in surface sprouts another crack,
and dormant roots seek escape.

Diane Webster’s goal is to remain open to poetry ideas in everyday life, nature or an overheard phrase and to write. Diane enjoys the challenge of transforming images into words to fit her poems. Her work has appeared in El Portal, North Dakota Quarterly, Eunoia Review, and other literary magazines. She also had a micro-chap published by Origami Poetry Press.

Robert Okaji: Three Poems

In That Moment of Clarity

Body of moon, body of light. That
central point moving ever outward
through avoided bliss. No one
suited you. Spring became autumn
and your hair thinned as the soil
dried, inept, harsh, a howl caught
at the throat of the blurred lens
in the owl-eye of contention. Missteps
expanded in tongue-slipped days,
and you slurred forward. Yesterday’s
lapse. Today’s misdeed. Another’s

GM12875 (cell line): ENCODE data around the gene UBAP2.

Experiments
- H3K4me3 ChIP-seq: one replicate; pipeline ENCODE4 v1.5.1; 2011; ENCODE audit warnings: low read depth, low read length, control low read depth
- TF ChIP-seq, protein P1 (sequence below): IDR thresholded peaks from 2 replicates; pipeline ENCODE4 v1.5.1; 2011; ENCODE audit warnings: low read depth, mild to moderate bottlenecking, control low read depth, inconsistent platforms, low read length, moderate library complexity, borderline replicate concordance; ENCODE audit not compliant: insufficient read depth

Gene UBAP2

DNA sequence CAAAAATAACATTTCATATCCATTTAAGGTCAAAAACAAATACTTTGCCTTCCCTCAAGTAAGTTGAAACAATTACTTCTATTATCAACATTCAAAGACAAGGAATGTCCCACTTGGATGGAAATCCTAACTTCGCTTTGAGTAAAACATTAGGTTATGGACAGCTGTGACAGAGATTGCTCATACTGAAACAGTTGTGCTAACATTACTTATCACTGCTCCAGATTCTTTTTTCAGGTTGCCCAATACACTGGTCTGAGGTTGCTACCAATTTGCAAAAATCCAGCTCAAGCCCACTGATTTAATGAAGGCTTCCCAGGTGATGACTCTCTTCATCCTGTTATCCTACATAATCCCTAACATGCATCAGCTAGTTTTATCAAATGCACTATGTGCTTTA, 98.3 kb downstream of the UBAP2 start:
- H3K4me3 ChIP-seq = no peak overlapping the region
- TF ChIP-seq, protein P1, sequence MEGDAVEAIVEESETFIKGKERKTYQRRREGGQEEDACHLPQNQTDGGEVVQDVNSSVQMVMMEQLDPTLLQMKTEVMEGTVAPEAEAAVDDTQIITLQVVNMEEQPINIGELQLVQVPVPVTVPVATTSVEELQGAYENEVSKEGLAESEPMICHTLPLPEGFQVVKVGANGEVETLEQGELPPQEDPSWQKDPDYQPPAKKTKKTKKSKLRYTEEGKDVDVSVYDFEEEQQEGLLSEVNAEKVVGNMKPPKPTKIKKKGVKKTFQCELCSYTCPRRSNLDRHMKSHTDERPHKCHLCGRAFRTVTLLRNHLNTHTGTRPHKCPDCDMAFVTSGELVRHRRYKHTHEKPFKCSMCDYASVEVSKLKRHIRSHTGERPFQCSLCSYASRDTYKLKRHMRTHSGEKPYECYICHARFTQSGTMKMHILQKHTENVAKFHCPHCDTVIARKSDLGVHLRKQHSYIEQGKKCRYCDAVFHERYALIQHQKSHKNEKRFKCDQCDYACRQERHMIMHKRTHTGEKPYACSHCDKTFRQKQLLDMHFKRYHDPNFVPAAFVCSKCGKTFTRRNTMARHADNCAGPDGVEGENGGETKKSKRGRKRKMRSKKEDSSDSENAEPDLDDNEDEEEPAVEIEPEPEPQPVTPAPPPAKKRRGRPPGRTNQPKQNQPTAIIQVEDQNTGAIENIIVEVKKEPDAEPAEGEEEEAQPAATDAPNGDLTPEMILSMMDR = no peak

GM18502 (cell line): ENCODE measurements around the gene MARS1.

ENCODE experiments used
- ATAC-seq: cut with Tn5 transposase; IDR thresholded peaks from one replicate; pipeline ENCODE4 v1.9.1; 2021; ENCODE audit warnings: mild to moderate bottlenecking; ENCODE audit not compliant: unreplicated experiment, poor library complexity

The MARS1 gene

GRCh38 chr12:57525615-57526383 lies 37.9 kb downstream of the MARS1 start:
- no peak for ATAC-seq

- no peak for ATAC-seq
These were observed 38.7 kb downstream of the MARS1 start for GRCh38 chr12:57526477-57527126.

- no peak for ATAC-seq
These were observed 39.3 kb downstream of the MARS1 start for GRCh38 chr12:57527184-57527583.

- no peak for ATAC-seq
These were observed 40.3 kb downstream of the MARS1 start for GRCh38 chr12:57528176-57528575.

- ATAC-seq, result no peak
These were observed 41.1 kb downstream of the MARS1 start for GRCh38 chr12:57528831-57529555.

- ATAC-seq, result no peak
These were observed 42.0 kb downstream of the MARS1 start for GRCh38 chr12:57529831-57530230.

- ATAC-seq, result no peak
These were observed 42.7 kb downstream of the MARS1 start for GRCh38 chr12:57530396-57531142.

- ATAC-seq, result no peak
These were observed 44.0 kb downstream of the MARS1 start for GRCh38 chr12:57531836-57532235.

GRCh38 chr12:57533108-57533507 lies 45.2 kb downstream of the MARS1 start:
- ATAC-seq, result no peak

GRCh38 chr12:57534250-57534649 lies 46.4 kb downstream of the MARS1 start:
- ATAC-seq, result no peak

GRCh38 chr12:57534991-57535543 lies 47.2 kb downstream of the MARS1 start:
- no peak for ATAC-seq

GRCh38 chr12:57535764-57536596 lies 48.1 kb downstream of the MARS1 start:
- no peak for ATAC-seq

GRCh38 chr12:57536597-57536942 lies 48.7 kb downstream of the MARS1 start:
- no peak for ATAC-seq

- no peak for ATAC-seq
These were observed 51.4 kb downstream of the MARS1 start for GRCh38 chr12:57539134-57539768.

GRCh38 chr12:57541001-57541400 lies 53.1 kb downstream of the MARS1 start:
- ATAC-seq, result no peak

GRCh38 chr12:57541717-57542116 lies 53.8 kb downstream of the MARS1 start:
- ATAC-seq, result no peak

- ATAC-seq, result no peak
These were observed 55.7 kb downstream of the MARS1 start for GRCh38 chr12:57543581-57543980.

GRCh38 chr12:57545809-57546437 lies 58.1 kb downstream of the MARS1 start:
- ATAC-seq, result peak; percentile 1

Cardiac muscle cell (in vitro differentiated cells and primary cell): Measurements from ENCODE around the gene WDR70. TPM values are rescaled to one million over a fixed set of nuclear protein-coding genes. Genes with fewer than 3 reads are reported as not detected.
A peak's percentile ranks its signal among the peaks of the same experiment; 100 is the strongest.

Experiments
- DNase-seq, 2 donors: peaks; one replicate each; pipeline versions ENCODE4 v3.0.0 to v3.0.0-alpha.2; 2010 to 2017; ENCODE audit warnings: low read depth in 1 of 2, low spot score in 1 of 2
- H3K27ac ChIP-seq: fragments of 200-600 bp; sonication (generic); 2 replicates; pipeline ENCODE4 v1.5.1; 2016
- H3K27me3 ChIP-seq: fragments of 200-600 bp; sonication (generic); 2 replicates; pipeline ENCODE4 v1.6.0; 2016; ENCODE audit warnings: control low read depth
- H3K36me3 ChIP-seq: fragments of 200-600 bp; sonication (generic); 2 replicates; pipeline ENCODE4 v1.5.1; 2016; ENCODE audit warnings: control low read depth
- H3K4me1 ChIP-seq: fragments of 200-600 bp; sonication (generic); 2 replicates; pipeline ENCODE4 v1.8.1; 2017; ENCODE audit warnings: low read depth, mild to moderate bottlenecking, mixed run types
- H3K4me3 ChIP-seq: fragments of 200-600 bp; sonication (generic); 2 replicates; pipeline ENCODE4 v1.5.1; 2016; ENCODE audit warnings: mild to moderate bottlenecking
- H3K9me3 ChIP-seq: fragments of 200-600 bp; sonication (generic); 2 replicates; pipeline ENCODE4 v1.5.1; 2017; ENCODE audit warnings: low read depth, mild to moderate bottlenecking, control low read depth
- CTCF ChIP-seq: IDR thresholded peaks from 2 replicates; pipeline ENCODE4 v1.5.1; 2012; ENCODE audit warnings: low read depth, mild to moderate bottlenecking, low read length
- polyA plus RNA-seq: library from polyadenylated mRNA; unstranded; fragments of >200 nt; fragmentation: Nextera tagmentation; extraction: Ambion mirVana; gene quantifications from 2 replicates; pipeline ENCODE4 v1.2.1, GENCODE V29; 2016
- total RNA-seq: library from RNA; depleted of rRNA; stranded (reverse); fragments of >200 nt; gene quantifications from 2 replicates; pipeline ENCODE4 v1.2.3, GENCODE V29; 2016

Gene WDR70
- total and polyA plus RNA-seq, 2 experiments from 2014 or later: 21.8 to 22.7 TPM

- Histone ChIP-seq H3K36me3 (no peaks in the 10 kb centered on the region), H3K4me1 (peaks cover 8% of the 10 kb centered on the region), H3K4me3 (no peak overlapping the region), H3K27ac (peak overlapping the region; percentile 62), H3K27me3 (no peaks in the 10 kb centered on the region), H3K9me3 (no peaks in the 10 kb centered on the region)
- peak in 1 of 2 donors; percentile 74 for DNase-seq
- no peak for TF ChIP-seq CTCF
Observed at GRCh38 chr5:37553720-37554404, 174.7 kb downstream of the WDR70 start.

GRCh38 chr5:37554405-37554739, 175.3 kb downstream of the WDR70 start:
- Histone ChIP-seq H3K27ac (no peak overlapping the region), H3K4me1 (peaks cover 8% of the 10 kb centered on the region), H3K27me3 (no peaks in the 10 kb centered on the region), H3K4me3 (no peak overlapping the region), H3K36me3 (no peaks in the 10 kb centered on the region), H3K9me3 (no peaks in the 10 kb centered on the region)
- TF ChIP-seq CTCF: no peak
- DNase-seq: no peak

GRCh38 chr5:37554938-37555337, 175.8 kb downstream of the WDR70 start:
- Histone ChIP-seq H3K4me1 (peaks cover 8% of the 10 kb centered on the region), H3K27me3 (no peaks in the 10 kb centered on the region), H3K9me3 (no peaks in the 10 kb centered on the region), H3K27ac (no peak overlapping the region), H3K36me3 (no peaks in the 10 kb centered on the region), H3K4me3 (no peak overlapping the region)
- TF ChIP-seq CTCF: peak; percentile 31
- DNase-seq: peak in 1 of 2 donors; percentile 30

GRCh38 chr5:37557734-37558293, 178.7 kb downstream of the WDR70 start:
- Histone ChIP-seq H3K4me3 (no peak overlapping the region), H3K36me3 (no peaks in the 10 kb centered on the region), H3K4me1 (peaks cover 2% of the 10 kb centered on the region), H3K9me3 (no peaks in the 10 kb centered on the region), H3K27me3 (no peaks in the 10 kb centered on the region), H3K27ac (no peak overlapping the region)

intent. My mistake was living.


Hearse, Departing

Not waiting for God. Nor that light
glancing off the windshield,
leaving us farther behind
in the blurred passage. Grief
is a cold engine, a stump,
a daily migraine. Not force
but absence. Gray sky
clamping down on the
sun-starved chrysanthemum.
Our goodbyes, incomplete.


In This Gray Morning I Think of Hiroshige

Hummingbirds pause at the agave blossoms.
Sunlight trickles through dense clouds.
I stand sweating in the emptiness.
Hiroshige, too, acknowledged oblivion,
leaving his brush in the East, having
completed a final task. Facing death,
he sought the Western Land. In this space
nothing fills me with desire. As you,
in your unknowing, observe the flow.

Robert Okaji lives in Indiana among hundreds of books, with his wife, stepson and cat. His most recent chapbook, Buddha’s Not Talking, won the 35th annual Slipstream Poetry Chapbook competition, and his work has recently appeared in Threepenny Review, orangepeelLakeshore ReviewEvergreen Review, and other venues.



George Freek: Three Poems

Dialogue with the Moon (After Li Po)

After last night’s frost,
autumn leaves die fast.
The days are brief.
The nights are long.
I drink a glass of wine
to forget the past.
I speak to the dead moon
in an uncomprehending sky.
In a freezing rain, leaves